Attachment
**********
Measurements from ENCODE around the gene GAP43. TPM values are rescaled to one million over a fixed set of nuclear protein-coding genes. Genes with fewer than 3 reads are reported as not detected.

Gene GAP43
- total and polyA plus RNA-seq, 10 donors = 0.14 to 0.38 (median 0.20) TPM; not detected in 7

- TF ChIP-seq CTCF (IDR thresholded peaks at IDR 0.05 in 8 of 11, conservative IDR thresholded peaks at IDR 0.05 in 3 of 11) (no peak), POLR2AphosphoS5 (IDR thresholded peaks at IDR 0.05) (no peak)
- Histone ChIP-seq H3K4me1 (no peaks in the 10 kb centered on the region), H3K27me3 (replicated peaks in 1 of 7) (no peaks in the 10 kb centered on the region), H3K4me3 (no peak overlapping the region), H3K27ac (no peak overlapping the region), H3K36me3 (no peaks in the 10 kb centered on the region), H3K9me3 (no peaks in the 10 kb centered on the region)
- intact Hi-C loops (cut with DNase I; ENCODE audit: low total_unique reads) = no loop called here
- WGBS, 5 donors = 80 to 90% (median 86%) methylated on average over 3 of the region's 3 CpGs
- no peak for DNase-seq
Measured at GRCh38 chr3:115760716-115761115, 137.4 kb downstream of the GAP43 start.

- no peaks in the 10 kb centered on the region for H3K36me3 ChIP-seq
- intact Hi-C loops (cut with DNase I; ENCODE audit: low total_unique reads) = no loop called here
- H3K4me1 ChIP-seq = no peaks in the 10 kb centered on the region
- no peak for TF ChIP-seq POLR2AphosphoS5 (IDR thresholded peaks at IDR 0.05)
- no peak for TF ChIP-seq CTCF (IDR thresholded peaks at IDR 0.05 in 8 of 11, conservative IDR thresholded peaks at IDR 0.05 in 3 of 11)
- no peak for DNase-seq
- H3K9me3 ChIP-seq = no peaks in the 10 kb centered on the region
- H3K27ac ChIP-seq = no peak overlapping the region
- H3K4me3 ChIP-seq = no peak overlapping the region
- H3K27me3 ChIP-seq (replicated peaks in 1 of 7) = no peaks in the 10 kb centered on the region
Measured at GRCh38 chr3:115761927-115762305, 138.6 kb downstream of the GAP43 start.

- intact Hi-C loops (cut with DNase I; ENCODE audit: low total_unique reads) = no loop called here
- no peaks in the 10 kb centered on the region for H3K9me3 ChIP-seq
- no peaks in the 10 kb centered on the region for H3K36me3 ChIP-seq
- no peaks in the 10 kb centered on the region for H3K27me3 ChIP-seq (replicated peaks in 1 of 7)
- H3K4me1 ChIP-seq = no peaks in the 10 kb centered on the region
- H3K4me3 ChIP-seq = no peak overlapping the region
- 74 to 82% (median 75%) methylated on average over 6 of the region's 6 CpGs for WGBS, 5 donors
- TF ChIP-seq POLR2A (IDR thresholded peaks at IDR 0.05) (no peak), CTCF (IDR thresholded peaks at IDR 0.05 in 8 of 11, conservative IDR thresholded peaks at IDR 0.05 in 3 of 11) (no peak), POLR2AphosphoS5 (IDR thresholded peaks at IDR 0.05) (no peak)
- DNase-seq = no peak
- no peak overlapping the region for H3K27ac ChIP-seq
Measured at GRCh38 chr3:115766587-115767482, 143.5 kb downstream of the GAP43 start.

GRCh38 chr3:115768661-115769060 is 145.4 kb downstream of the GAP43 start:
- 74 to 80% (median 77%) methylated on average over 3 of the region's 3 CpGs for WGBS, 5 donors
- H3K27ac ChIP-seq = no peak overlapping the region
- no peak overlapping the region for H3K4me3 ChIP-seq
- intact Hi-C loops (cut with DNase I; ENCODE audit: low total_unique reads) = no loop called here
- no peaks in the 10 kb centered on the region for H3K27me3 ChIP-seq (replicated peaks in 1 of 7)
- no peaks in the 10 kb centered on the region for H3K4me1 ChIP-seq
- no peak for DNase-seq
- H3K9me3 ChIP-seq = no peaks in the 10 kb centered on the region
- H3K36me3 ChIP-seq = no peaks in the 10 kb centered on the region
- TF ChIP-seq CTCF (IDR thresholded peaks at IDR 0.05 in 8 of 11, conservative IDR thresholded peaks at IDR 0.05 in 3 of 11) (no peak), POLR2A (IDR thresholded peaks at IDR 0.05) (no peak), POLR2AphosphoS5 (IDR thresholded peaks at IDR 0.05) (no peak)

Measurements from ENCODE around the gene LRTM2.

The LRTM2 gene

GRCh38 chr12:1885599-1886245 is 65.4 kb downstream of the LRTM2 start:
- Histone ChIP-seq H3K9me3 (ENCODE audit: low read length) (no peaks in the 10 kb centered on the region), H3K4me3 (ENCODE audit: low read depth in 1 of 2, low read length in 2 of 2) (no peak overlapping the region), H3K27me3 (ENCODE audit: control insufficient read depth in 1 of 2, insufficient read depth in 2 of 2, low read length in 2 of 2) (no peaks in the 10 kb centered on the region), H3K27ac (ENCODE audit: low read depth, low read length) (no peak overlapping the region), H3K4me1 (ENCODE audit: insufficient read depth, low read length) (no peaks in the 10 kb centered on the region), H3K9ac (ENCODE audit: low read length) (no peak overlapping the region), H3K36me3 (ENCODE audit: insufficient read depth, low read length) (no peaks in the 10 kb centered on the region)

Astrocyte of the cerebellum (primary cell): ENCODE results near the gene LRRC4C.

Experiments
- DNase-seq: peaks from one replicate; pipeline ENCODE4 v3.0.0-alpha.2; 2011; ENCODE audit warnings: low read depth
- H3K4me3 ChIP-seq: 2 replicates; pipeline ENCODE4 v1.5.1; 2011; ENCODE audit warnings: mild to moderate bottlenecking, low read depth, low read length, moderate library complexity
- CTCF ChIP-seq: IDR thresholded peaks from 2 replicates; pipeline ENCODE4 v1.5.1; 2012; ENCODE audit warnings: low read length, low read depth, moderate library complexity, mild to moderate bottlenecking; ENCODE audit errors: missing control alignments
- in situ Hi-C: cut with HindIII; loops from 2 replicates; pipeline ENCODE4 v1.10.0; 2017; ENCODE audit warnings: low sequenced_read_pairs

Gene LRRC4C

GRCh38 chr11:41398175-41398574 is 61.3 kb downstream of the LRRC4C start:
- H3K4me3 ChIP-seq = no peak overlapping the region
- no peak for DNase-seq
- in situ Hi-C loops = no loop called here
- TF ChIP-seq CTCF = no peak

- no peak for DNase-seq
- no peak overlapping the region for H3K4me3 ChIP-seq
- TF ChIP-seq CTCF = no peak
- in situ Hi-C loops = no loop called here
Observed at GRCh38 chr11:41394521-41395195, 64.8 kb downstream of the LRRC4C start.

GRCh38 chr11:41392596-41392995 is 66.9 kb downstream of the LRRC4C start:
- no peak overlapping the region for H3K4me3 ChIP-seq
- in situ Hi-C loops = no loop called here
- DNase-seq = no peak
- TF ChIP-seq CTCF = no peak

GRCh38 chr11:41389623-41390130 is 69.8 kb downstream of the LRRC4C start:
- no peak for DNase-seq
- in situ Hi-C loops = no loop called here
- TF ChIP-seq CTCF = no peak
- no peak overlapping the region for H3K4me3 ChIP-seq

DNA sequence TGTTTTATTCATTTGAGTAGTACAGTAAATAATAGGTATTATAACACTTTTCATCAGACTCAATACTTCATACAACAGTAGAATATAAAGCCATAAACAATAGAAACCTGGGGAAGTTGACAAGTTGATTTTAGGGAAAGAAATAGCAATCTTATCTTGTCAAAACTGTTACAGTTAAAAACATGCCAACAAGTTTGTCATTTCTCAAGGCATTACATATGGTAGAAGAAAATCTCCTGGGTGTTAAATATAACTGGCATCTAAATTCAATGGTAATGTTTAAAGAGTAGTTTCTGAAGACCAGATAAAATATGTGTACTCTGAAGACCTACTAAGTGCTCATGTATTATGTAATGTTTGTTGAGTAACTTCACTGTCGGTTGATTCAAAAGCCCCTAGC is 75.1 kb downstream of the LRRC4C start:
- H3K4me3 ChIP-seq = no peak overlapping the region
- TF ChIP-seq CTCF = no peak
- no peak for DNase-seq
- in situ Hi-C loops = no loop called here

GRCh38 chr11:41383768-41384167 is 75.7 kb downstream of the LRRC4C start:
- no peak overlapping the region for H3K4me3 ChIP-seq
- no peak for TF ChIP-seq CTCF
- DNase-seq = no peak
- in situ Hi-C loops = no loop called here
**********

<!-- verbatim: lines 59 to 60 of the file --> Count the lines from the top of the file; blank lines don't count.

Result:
- no peak for DNase-seq
- no peak overlapping the region for H3K4me3 ChIP-seq